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Transport: Reinforcing cooperation between Europe and Africa

European Commission - IP/09/989   24/06/2009

Other available languages: FR DE IT

IP/09/989

Brussels, 24 June 2009

Transport: Reinforcing cooperation between Europe and Africa

Strengthening cooperation between Europe and Africa in the transport sector is at the core of the communication that the European Commission adopted today. It aims to connect the Trans-European and African networks, in particular through developing a common map of transport infrastructures. The Commission will make available the experience it gained from European transport policy to its African partners. This seeks to contribute to the implementation of a more efficient transport system, assisting in the development of the African continent in order to face the challenges of poverty, environmental degradation and migratory imbalances .

Vice-President Antonio Tajani, responsible for transport, said: "Interconnecting the European and African networks is the most tangible expression of our common future. Through this communication, I wish to put the strengthening of the links between the Trans-European and African network at the heart of Commission's actions. We are offering Africa a genuine strategic partnership in transport based on a more systematic cooperation in all transport sectors, including urban transport. With appropriate infrastructure and quality services, both between the two continents and in Africa itself, transport will become one of the engines of the continent's development which will contribute – amongst other things – to stabilising migration flows"

Louis Michel, Commissioner for Development and Humanitarian Aid, said: "With approximately €4.5 billion coming from the 10 th European Development Fund for the period 2007-2013, the European Commission is currently one of the largest donors in the areas of infrastructure and transport in Africa. This communication is the necessary addition to the activities we developed in past years both at regional and country level. The implementation of the European Africa-Union Strategy and of the partnership on infrastructures adds to this cooperation a continental dimension. The latter can benefit from the experience and know-how accumulated at European level in similar areas, enabling the implementation of a transport system on the African continent that is more integrated, more reliable and also less expensive".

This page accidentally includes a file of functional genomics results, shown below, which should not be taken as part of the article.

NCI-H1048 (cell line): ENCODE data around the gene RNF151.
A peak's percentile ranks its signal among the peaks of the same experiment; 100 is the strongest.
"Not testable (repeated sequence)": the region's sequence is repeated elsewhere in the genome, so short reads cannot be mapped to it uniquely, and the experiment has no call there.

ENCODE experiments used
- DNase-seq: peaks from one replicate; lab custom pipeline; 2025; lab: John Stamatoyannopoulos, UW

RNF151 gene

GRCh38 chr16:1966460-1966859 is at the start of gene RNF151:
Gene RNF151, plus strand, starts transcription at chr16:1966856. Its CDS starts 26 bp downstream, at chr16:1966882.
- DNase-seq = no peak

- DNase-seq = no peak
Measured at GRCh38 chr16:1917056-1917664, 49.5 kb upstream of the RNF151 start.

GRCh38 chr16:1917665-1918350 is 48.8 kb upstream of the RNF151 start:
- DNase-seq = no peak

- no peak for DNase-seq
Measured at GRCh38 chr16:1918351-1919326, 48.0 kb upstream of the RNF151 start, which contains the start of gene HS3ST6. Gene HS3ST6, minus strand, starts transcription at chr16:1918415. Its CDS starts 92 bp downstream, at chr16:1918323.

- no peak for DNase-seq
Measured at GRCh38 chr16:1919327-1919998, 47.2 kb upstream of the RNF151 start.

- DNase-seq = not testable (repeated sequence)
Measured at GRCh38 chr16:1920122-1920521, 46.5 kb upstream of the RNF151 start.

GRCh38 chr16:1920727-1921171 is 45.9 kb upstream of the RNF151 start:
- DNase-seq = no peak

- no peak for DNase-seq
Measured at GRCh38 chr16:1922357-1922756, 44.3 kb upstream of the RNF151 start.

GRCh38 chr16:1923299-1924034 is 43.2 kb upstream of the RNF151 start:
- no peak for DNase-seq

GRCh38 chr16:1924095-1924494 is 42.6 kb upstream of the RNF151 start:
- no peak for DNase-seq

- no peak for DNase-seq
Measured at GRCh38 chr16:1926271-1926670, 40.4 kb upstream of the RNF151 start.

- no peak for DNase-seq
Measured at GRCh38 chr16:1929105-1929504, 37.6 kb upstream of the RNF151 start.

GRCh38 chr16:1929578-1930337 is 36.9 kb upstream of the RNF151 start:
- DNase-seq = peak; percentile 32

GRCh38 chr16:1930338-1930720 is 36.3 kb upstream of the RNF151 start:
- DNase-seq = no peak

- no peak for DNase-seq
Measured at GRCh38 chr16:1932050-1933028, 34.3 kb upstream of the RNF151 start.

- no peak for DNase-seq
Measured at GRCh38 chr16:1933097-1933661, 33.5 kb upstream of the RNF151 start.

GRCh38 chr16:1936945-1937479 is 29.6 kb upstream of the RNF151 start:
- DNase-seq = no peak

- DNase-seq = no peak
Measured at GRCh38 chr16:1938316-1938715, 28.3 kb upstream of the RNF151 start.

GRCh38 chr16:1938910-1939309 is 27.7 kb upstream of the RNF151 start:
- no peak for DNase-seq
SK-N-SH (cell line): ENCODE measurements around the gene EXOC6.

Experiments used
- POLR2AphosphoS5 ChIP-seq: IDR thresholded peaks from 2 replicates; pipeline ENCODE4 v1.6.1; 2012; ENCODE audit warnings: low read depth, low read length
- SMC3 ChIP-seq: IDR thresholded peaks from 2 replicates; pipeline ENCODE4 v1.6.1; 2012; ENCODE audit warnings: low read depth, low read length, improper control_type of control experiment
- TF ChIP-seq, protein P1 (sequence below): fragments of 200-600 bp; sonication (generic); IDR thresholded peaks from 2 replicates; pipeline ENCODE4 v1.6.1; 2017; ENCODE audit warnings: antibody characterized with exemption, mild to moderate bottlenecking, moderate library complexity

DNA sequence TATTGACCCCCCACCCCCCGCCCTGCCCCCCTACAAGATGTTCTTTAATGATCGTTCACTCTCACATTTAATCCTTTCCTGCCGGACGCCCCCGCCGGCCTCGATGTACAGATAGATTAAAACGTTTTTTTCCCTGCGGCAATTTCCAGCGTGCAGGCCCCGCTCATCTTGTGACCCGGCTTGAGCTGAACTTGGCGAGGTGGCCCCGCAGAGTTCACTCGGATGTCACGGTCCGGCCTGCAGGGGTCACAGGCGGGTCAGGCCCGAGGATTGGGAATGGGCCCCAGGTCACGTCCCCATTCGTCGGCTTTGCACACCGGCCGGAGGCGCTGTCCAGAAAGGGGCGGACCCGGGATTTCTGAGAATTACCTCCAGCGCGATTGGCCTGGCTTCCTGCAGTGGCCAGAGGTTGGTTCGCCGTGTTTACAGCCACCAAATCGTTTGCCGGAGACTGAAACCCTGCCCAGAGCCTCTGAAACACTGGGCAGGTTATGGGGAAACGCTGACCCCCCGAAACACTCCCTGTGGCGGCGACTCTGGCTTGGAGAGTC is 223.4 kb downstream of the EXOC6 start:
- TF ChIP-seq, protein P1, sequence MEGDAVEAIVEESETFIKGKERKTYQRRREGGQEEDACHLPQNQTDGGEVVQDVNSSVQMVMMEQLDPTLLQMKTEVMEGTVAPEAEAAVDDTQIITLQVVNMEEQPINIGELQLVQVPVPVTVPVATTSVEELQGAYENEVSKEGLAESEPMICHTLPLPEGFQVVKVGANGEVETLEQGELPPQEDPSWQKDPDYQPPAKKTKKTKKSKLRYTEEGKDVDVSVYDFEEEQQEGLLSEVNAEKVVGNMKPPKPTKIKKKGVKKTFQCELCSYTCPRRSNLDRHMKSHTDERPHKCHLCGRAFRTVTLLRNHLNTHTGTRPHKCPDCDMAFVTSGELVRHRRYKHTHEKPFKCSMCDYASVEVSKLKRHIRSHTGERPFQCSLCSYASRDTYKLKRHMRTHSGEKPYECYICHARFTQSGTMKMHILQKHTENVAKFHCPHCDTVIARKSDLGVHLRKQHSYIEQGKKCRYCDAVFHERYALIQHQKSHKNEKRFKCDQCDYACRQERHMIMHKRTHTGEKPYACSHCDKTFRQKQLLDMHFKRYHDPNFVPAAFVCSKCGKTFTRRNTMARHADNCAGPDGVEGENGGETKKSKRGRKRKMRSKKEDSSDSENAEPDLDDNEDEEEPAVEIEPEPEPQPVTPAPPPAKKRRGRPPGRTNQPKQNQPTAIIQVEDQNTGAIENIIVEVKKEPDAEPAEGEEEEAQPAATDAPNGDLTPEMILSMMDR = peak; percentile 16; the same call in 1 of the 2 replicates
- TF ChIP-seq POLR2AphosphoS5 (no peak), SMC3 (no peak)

Mrs Benita Ferrero Waldner, the Commissioner responsible for External Relations and European Neighbourhood Policy, added: "I am also delighted by this Communication which will make it possible to build on the rich and successful experience of cooperation in the Mediterranean to extend it and share it with the entire continent. Integrating and coordinating the actions and actors intervening in Africa in the transport sector will certainly benefit both continents."

Africa is the continent where transport costs are the highest in the world. They account for an average 15% of export earnings, against 7% in the developing countries on other continents and 4% in industrialised countries. In the case of land-locked African countries, such as Malawi or Chad, the situation is even more critical with transport costs that can reach 50% of export earnings. In addition there are a number of persistent weaknesses in the transport system. The road density in Africa remains low (6.84 km per 100 km 2 compared with 12 km in Latin America and 18 km in Asia). The African rail network is poorly interconnected, especially in Western and Central Africa, and more than fifteen countries in Africa do not have railways 1 at all. Only three African airports appear among the first 150 world airports in terms of passenger capacity. The African maritime fleet is old, with almost 80% of its vessels older than 15 years (against a world average of 15 %).

This situation does not only affect the economy of African countries but also represents a barrier to their development, as regards health, education and employment.

This Commission Communication sets out to be the starting point of a strategic dialogue with the African Union in order to identify concrete measures in the field of transport, which could be studied in greater detail with all African and European partners. The ministerial conference on Transport Trans-European networks, to be held in October 2009 in Naples, will be open to Mediterranean and African partners. It presents an occasion for the creation of an informal forum dedicated to transport within the joint EU-Africa partnership,. This will widen the discussion beyond the institutional actors already represented in the partnership, to include transport operators and associations - both European and African - as well as international financial institutions. It will enable to debate more extensively the specific issues of this key sector of development. The next stage envisages the signing of a joint statement that will lead to establishing a priority action plan and identifying the financial instruments required. The next EU-Africa summit, which will take place in Africa at the end of 2010, will examine the progress made in carrying out this action plan.

For more information:

http://ec.europa.eu/transport/international/regional_cooperation/africa_en.htm

1 :

Burundi, Cape Verde, Comoros Islands, Gambia, Guinea-Bissau, Equatorial Guinea, Libya, Mauritius, Niger, Central African Republic, Rwanda, Sao Tome and Principe, Seychelles, Sierra Leone, Somalia and Chad.


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